We see some Durango and X5 in the side view--and oddly enough, lots of Mitsubishi in the maw of its deep new grille and in the exaggerations around its wheel wells and at the sills. It's a shift toward a 4Runner-ish, SUV-ish style that runs exactly opposite to the trend in most other big crossovers--Santa Fe, Flex, Traverse. That switchup works better than it did on the Honda Pilot, and the Highlander's broader shoulders neatly avoid the more cartoonish aspects that the 4Runner rolls around in.

The cabin skips that ambiguity--it's all car, and it's directly inspired by the cockpit in the current RAV4. There's some Teutonic-themed dash action, and a pleasing jumble of lines and textures. The lines may sweep away from driver to passenger, but the focus is clearly on the left side passenger--big gauges and big climate-control knobs are a welcome sight. A large touchscreen factors in on navigation-equipped models, but doesn't upset the cockpit's visual clarity, since most climate and auxiliary functions still have hard buttons, not virtual on-screen ones.

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2014 Toyota Highlander

Performance

Powertrains are carried over, but this Highlander's less floaty and more connected than before.

As was the case with the RAV4, the Highlander's powertrains are carried over from the previous generation. One's an overlap: the 2.7-liter four-cylinder in base models is the only engine found in the smaller RAV4. Coupled to a six-speed automatic and offered only with front-wheel drive, the engine turns in 185 horsepower and 184 pound-feet of torque.

Toyota says only about five percent of you will be interested in this base version. It's a price leader, mostly. While the four-cylinder Highlander accelerates reasonably and smoothly, it's configured without many of the features and options found on the V-6 models--features like all-wheel drive. Gas mileage is barely better than the V-6, too.

Of those, the far more common version will be the standard 3.5-liter six, with 270 hp and 248 lb-ft of torque, also teamed up with a six-speed automatic and in this case, a choice of front- or all-wheel drive. It's not the quickest alternative in the class--a turbocharged Ford Flex will blow all four doors off--but the Highlander's V-6 a smooth, fairly quiet commodity, uncontroversial in every dimension, with gas mileage that's no penalty versus the four-cylinder.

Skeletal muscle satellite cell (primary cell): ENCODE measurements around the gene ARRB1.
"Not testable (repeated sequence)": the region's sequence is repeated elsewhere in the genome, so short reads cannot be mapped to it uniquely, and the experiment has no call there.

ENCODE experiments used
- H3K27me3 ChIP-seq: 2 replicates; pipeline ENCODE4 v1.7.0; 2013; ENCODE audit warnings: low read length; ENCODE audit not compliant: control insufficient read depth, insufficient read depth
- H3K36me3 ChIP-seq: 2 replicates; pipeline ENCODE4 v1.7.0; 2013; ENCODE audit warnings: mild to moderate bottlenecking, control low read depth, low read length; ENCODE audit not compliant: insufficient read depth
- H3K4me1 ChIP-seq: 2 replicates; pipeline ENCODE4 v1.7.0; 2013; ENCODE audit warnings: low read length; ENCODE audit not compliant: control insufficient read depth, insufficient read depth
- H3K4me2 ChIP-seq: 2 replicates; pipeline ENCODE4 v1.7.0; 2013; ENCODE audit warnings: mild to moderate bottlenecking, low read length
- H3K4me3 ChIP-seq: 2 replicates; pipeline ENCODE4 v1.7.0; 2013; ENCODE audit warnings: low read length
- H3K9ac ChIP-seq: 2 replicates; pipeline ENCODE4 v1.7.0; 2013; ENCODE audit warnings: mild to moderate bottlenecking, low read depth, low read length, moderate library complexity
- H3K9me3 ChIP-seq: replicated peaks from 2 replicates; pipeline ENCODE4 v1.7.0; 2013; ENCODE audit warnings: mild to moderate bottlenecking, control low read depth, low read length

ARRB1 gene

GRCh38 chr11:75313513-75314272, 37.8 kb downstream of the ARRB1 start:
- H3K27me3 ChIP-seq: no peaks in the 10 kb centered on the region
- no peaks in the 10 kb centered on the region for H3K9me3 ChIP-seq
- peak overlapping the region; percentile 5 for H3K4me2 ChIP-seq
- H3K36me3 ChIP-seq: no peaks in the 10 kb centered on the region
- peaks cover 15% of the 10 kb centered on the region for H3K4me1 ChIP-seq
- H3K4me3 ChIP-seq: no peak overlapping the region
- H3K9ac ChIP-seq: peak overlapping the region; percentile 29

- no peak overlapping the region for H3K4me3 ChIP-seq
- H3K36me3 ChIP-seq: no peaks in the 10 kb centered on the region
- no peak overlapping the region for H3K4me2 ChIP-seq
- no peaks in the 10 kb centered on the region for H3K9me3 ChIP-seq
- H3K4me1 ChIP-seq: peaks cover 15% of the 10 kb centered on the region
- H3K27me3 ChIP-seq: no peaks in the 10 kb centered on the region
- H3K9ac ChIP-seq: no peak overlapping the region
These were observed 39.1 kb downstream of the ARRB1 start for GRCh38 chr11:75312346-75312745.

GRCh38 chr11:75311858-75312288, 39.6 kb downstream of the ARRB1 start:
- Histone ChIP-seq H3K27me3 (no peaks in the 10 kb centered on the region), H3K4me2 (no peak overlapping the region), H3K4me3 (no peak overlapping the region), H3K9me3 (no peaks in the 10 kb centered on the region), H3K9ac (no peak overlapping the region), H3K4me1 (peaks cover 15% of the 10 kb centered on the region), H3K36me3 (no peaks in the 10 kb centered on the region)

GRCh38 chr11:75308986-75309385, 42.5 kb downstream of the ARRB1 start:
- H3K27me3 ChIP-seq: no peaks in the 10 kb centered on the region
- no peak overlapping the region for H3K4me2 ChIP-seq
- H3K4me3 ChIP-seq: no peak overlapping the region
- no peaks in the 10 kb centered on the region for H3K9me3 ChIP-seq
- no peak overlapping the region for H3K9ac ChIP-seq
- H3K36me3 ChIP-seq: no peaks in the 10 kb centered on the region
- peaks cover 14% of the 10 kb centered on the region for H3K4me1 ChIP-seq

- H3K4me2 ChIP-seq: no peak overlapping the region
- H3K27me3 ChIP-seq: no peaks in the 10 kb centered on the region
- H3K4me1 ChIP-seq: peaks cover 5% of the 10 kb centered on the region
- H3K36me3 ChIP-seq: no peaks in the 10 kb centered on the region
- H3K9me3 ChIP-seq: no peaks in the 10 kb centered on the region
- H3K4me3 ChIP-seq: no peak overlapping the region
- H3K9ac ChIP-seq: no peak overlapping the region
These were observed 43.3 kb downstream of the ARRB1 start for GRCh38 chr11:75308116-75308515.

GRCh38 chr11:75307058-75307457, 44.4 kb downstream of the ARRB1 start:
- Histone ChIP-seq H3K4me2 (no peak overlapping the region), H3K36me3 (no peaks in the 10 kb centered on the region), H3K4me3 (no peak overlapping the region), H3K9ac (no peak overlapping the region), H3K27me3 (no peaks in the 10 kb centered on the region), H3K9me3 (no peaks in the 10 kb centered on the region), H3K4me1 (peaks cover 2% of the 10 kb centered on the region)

The Highlander we'd choose least often is the Hybrid. Compiled from a 231-hp version of the 3.5-liter V-6 and a pair of motors in front and one in back, the Hybrid nets 280 hp and pairs with an electronically controlled continuously variable transmission (eCVT). All versions have through-the-road all-wheel drive, which means the gas power goes to the front wheels, while electric power passes only to the rear wheels. Adding 350 pounds of mechanical gear drags on the Hybrid's acceleration, putting it in four-cylinder territory--while we've struggled to hit any of its estimated fuel-economy figures in previous-generation Highlanders.

The Highlander's driving dynamics were long overdue for attention. The last edition had copious body roll and uncommunicative steering. Toyota has reworked the front-strut and independent-rear suspension for better handling, and much of the Highlander's substantial body lean has been tuned out. Ride quality is no longer cushy, but it's on the correct side of firm for a vehicle in this size class, though we'd avoid the optional 19-inch wheels to keep road ruts in check.

The Highlander's firmer-feeling electric power steering can even be called pleasant. It's as if all the invisible handling screws have been tightened a few complete turns, without ruining its family-wagon fundamentals.

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The Highlander also can be rated to tow up to 5,000 pounds, so long as the non-Hybrid V-6 engine is installed; four-cylinder versions are rated at a puny 1,500 pounds.
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2014 Toyota Highlander

Comfort & Quality

We prefer the cloth seats and appreciate the added cargo room, but it's the finer finishes that call out the new Highlander best.

At 191.1 inches long, on a 109.8-inch wheelbase, the Highlander's stretched by three inches over the prior version, but none of it comes between the wheels. There's a half-inch more width, in what was already a fairly large vehicle--though one that's still noticeably smaller than competitors like the new Nissan Pathfinder.

The Highlander can seat up to eight passengers. In front, the chairs are like many we've sat in recently: better in softer, plusher fabric than in their leather-wrapped cousins, especially when ventilation is factored in. As much as we love the cooling effect, the feature takes the place of some valuable padding. To get power adjustment on both front chairs, by the way, you'll have to spend for the priciest Limited edition.

Behind the front buckets, separated by a tambour-covered console almost big enough for a gym bag, the Highlander totes five or six. The second row's either a three-person split-bench seat with a recline feature, or a pair of captain's chairs. The recline function's a good thing for tall passengers--we had to set the seatback at a slight angle to create headroom under one Highlander's standard power sunroof.

We admit we'll miss the "Center Stow" seat Toyota has offered in the past Highlander. It had a section in the middle bench seat that tucked away into the console, creating a pass-through to the third row. There's a flip-up cupholder tray to fill the space left behind, between captain's chairs. The new seat's less functional in that way, but it does slide on a track for good adjustability.